Experience Health & Joy

Weekly Blog

Healthy Churches Pay a Healthy Salary!

Reading time: three minutes It's funny to me that churches often have such a hard time talking about money in general and salaries in particular.  Jesus spoke a great deal about money, treasure and possessions.  Why can't we? Our Lord taught that our possessions should not own us, but that we should manage them to God's glory.  I think it glorifies God when professional church workers are paid a decent, honorable salary for the service they perform.  I think it's a topic worth talking about in every congregation. If I could, I'd ask the lay leaders at every church I visit four important questions.  Wait a minute.  I DO ask every church I visit four questions!  Here they are... Read More

Healthy Churches Are HEALTHY Churches!

Reading time: three minutes. Here's five reasons why churches should be emphasizing physical wellness.  1) It's our roots. Jesus healed as a way to proclaim the kingdom.  We have a long history of health care/hospitals/outreach to the sick. 2) We're not neo-platonists.  We don't believe the spirit is good but the flesh is evil.  3) We have work to do.  Stay fit; fill your vocations.  4) The Church has always been counter-cultural, and our culture is a mess physically.  5) What a great way to connect with health conscious people in our neighborhoods, or those who seek greater physical wellbeing! That's the theory.  Here's four practical ways that healthy churches can truly be healthy places that care for body as well as mind and spirit... Read More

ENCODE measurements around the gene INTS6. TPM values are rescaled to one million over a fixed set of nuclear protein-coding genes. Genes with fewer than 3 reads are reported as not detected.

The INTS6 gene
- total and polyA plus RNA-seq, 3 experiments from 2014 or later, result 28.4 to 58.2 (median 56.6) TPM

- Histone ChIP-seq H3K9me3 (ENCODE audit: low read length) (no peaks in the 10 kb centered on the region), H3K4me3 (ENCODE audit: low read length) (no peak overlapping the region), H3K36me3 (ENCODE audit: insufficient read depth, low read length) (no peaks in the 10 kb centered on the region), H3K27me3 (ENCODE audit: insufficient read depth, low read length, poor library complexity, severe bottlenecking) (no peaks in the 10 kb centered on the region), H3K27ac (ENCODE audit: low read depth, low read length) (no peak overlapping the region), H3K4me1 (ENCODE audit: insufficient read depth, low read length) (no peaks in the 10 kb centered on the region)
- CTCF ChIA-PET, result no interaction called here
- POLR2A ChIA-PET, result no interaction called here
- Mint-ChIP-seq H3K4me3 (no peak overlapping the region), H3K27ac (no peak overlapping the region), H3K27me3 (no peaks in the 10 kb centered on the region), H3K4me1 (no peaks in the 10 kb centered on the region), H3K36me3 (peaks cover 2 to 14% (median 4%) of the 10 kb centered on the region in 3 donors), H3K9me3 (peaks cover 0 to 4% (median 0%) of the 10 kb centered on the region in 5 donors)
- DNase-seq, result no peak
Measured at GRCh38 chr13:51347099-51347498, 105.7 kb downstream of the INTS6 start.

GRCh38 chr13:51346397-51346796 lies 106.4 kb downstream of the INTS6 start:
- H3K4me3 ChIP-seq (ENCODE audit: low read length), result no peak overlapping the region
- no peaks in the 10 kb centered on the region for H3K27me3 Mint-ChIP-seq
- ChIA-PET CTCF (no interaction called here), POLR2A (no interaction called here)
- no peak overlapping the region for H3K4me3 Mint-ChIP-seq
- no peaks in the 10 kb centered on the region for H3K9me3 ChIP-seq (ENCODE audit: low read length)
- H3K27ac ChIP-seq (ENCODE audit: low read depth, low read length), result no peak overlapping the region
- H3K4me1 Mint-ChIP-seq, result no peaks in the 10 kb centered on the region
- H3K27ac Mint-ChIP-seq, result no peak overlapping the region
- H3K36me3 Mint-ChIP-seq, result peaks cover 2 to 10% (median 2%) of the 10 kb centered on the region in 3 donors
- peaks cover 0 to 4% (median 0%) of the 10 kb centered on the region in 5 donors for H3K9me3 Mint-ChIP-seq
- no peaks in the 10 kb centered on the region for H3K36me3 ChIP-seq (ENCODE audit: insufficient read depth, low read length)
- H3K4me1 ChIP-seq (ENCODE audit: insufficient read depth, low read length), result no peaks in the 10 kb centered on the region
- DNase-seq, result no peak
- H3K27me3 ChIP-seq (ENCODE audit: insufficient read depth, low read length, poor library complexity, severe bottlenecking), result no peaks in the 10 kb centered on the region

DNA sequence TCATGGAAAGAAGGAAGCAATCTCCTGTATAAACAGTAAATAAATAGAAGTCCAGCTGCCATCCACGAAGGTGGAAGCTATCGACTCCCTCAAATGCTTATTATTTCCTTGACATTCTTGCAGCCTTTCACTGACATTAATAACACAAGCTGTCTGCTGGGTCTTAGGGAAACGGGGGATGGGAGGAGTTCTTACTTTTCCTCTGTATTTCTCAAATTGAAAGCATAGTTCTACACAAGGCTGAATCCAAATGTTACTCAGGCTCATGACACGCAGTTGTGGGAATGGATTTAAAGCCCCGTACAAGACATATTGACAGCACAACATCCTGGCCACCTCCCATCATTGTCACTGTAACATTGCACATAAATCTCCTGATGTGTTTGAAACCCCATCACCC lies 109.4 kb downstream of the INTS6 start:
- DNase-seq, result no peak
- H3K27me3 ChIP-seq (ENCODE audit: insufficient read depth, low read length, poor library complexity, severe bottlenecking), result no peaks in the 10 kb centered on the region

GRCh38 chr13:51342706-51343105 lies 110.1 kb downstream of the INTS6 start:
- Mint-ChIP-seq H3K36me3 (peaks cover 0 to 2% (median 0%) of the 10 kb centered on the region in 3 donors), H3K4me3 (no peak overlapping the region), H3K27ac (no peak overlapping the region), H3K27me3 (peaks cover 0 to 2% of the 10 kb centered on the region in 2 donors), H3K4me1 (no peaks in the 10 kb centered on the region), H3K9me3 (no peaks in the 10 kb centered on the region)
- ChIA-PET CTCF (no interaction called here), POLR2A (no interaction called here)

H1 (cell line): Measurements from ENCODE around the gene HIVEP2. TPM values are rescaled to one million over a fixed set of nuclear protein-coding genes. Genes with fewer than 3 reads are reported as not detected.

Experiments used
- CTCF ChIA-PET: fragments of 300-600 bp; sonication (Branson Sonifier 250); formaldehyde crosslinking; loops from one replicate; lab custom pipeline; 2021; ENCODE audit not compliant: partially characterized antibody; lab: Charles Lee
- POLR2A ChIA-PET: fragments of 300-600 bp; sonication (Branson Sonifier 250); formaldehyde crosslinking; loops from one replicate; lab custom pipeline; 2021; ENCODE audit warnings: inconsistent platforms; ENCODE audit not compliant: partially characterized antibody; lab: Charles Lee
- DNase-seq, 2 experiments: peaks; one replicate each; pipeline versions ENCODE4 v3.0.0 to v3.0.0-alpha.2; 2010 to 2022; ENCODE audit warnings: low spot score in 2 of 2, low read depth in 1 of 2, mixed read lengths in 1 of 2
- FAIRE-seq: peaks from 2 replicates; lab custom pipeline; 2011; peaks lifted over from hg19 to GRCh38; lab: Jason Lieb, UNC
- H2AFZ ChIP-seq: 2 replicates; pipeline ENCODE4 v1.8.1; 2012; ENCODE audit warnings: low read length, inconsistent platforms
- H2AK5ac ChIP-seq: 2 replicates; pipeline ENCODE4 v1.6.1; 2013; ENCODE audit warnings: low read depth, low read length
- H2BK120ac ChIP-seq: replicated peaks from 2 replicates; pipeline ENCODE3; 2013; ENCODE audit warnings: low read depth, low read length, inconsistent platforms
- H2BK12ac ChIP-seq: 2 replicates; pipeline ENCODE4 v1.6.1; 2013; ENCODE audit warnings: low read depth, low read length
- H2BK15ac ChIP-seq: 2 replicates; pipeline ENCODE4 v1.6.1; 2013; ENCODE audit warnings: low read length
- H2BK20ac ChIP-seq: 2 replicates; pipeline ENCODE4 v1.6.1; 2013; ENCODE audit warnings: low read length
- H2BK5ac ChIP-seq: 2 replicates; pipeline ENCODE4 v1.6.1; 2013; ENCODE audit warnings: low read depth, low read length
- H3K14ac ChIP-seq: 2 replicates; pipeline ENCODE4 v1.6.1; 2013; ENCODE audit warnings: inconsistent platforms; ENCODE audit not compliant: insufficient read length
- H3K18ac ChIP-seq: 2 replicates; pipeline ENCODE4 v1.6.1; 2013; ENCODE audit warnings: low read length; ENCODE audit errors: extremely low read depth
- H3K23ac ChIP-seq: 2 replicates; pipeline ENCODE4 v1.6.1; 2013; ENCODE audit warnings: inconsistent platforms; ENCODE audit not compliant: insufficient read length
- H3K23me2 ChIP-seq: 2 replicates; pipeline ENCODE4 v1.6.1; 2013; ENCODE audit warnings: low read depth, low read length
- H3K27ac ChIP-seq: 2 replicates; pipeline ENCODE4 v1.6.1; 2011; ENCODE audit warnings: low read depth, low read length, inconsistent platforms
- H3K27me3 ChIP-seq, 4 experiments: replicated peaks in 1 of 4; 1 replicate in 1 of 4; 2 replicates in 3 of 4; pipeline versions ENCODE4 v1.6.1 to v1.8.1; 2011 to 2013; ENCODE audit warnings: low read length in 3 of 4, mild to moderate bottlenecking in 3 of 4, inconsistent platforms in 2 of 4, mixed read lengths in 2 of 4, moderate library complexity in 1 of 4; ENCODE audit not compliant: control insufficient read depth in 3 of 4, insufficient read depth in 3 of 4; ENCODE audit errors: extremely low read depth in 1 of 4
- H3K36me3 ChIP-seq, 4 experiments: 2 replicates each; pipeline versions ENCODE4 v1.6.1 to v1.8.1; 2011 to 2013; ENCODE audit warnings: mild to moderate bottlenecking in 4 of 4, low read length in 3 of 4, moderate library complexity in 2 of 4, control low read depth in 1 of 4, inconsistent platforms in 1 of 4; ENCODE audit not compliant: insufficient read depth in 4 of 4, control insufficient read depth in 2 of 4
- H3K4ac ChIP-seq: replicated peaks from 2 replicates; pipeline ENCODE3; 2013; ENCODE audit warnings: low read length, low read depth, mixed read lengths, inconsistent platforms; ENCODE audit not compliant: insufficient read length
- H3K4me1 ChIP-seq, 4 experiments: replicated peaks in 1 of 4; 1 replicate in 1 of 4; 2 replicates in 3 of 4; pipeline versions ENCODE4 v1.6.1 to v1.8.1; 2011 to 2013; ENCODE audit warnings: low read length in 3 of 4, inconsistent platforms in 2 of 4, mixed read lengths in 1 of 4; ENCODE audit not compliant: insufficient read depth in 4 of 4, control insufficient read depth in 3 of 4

Bits and Pieces (or tired of waving goodbye)